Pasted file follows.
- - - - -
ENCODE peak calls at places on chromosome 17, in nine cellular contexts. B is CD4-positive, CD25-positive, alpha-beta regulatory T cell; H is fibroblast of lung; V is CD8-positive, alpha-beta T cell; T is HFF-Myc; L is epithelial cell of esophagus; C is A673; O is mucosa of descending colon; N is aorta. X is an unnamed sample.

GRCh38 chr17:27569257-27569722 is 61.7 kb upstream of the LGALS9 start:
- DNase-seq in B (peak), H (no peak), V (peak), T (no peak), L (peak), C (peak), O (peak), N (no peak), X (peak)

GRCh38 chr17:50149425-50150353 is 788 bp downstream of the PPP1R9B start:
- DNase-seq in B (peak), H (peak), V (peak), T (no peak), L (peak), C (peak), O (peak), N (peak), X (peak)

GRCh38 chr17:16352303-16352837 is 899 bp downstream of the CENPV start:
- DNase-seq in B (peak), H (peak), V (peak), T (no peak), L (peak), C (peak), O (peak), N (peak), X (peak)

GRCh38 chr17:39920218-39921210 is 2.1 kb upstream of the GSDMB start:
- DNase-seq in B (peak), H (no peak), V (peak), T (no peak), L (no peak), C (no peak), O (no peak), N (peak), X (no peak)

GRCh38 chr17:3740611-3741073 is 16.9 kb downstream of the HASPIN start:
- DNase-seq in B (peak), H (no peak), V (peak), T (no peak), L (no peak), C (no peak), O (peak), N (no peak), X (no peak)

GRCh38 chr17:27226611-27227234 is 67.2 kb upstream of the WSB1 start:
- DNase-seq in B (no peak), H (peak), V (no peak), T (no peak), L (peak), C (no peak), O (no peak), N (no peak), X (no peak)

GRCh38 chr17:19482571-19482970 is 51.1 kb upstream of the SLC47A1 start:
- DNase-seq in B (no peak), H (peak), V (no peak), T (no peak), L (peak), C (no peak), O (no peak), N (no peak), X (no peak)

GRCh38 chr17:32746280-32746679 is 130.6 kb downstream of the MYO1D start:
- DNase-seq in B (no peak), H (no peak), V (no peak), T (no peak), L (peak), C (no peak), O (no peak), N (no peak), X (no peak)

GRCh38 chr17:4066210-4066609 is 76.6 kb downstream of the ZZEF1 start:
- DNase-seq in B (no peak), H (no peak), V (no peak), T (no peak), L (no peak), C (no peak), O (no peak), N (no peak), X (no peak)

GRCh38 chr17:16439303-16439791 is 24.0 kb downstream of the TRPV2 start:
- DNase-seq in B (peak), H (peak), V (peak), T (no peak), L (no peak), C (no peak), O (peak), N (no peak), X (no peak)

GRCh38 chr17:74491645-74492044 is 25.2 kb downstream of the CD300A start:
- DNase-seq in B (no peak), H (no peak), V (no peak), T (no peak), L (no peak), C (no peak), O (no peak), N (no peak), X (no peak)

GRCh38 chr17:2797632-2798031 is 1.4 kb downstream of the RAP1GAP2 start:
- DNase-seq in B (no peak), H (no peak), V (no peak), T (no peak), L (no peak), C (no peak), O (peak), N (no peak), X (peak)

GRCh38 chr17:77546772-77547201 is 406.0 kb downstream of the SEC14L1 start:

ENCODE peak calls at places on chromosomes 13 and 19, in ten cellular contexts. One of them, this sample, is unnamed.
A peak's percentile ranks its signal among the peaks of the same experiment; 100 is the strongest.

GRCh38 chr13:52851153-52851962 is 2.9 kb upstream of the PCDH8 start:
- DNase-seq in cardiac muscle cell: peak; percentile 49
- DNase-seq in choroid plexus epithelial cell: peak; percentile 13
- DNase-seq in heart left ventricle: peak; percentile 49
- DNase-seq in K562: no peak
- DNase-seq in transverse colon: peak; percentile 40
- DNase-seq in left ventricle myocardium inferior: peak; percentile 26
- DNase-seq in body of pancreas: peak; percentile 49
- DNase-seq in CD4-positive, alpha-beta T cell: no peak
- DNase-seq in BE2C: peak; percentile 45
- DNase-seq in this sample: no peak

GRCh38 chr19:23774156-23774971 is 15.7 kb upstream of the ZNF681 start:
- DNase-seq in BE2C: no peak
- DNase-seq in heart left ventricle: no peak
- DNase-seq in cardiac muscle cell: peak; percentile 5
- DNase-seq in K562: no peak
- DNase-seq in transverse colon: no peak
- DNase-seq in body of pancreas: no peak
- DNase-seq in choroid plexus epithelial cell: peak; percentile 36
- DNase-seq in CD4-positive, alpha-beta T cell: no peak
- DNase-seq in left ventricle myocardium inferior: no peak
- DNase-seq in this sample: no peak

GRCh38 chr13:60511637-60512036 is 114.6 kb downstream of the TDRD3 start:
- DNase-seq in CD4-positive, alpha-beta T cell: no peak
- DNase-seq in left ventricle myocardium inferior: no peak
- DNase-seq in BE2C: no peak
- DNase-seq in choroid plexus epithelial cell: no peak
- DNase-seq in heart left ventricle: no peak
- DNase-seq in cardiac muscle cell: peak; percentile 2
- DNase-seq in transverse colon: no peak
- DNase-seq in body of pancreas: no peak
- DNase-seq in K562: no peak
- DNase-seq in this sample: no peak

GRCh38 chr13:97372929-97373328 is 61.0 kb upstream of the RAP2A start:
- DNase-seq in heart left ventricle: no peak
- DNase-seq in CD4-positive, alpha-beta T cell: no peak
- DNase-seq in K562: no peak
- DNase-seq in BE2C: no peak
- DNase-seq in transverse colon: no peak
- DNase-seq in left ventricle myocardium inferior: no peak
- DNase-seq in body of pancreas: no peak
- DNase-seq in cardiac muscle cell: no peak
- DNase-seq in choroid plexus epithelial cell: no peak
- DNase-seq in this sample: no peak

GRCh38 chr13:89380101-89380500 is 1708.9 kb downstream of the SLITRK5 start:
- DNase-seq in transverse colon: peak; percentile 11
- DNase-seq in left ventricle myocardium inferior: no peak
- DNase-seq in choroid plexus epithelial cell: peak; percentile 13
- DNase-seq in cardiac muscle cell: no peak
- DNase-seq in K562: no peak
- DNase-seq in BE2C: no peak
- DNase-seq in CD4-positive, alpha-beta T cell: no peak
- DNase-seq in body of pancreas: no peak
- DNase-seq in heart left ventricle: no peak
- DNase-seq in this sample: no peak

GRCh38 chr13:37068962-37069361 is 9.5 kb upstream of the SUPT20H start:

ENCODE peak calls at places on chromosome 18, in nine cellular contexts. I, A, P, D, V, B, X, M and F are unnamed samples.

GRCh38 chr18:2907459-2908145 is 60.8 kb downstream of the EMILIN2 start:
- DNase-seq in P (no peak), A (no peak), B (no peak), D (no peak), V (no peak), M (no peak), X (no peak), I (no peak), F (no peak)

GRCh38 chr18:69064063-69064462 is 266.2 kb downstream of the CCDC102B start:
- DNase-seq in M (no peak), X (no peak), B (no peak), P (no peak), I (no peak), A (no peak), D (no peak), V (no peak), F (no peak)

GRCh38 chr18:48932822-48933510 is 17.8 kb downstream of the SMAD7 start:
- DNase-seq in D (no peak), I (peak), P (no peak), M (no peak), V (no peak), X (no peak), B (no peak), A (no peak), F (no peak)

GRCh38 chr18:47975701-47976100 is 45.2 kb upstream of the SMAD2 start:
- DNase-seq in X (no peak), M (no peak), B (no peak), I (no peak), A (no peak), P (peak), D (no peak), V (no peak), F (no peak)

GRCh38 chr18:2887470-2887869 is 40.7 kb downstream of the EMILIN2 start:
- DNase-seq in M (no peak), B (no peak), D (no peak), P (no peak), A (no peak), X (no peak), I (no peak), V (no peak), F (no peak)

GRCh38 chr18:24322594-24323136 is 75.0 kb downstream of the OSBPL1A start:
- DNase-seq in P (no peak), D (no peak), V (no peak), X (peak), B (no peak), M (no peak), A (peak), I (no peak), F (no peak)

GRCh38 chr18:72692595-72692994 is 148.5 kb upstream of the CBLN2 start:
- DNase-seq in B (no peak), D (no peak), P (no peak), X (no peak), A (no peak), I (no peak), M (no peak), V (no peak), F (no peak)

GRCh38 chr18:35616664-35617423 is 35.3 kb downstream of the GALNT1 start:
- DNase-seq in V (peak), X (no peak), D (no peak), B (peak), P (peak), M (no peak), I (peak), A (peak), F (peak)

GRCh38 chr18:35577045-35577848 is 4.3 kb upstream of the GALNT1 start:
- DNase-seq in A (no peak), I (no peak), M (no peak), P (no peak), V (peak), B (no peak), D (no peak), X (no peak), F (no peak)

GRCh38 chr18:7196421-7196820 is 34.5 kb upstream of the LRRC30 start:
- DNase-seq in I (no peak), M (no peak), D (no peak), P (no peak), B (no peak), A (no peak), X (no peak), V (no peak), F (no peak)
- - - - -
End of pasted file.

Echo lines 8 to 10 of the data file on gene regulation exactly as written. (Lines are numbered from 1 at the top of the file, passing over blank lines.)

GRCh38 chr17:39920218-39921210 is 2.1 kb upstream of the GSDMB start:
- DNase-seq in B (peak), H (no peak), V (peak), T (no peak), L (no peak), C (no peak), O (no peak), N (peak), X (no peak)

GRCh38 chr17:3740611-3741073 is 16.9 kb downstream of the HASPIN start: